This year’s stubborn pandemic promises to upend the holiday habits and traditions of many — and that increases concern among leading veterinarians.
“Before this pandemic, people would have concerns about house-guests feeding table scraps that may be unhealthy or even dangerous to their cats,” says Jason Nicholas, BVetMed, a veterinarian and pet safety advocate in Portland, Oregon. “This year, there may not be many guests coming over. Some people, feeling a bit down, may be more inclined to give their cats something off the table to have them join in the holiday festivities. Please resist this temptation because you don’t want to spend the holidays with your cat at an emergency veterinary hospital.”
What holiday foods are safe for cats?
You can include your cat in the holiday goodies by knowing the real skinny on what people foods are safe and what people foods are downright dangerous.
Best-selling author Carol Osborne, DVM, who operates the Chagrin Falls Veterinary Center and Pet Clinic in Ohio, dishes out the safe way to treat your cat to turkey.
“Turkey contains the amino acid, tryptophan, which has a calming effect for people and pets,” she says. “If your cat is nervous because of the holiday festivity, give him a little turkey to calm his nerves.”
“I recommend that you rinse that white turkey meat in warm water to release its aromas, as cats go by smell,” Dr. Nicholas says. Rinsing removes your yummy spices and seasonings like garlic, onion and salt, which can cause tummy upsets in your cat.
Here are some other healthy holiday foods and treats safe to give in moderation to your feline friend:
- Steamed or mashed sweet potatoes, served plain.
- Canned pumpkin. A spoonful can aid in staving off diarrhea or constipation.
- Cranberry sauce. A lick or two can be a sweet treat to your cat.
- Unseasoned grilled or canned salmon. This fish is loaded with omega-3 fatty acids. If you go with canned, make sure it’s low-sodium in water.
- Steamed green beans, chopped and minus any seasoning.
“Green beans are great sources of fiber and safe to give to your cat as long as you steam them in sodium-free broth and never give your cat a helping from that green-bean casserole you made, because it is loaded with cream, crunchy onion topping and maybe even bacon — a triple whammy to your cat’s health,” Dr. Nicholas says.
What holiday foods are not safe for cats?
Alas, the list of no-no holiday treats and drinks for your cat is far more extensive. Topping the list:
- Turkey skin. Typically marinated with garlic, onions and seasonings, it can cause painful pancreatitis, abdominal pain, vomiting and diarrhea.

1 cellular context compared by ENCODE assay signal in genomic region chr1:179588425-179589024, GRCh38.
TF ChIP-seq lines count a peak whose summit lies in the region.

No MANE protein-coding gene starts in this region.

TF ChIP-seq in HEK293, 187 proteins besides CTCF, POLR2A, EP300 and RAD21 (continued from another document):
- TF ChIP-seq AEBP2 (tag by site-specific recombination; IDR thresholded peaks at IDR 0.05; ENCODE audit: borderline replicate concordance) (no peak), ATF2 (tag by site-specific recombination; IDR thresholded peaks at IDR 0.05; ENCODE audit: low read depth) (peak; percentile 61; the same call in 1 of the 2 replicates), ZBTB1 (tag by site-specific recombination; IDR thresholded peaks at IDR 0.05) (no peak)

- A slice of pumpkin pie. Pumpkin pie filling is loaded with sugar that can cause digestive upset.
- Macadamia nuts. These nuts can cause muscular weakness, vomiting, tremors and stomach pain.
- Grapes and raisins. Both are toxic, loaded with sugar and can cause choking if swallowed.
- Foods with onions, chives, leeks or scallions. These foods can cause anemia, weakened red blood cells, damage to the mucous membranes and weakness. “Red blood cells are responsible for carrying oxygen around the body,” Dr. Nicholas says.
- Gravy and stuffing. The high amount of fat and salt can cause abdominal pain, vomiting, diarrhea and even pancreatitis and stomach upset.
Definitely keep an eye — and a lid — on your human holiday treats to prevent a curious cat from licking and swallowing.
“Alcohol can cause pets to get drunk, weak, become depressed and may lead to a coma,” Dr. Osborne adds. In fact, just 1 teaspoon of grain alcohol can trigger alcohol toxicity in cats.
Dr. Nicholas also urges pet parents to properly dispose of any turkey trimmings, including the trussing string, in a garbage can out of paw’s reach.
“That string is soaked in turkey juice, fat and spices — all of which can be highly attractive to cats,” he says. “They can be at risk for choking and abdominal obstructions if they chew and try to swallow that string.”
To keep the holidays jolly and safe, Dr. Nicholas offers two final safe options for your cat.
“Consider treating your cat to more playtime and mix up mealtime by putting a meal or healthy cat treats on lick-it mats or food puzzles like the Doc and Phoebe cat toys,” he says. “Play it safe, for your cat’s sake.
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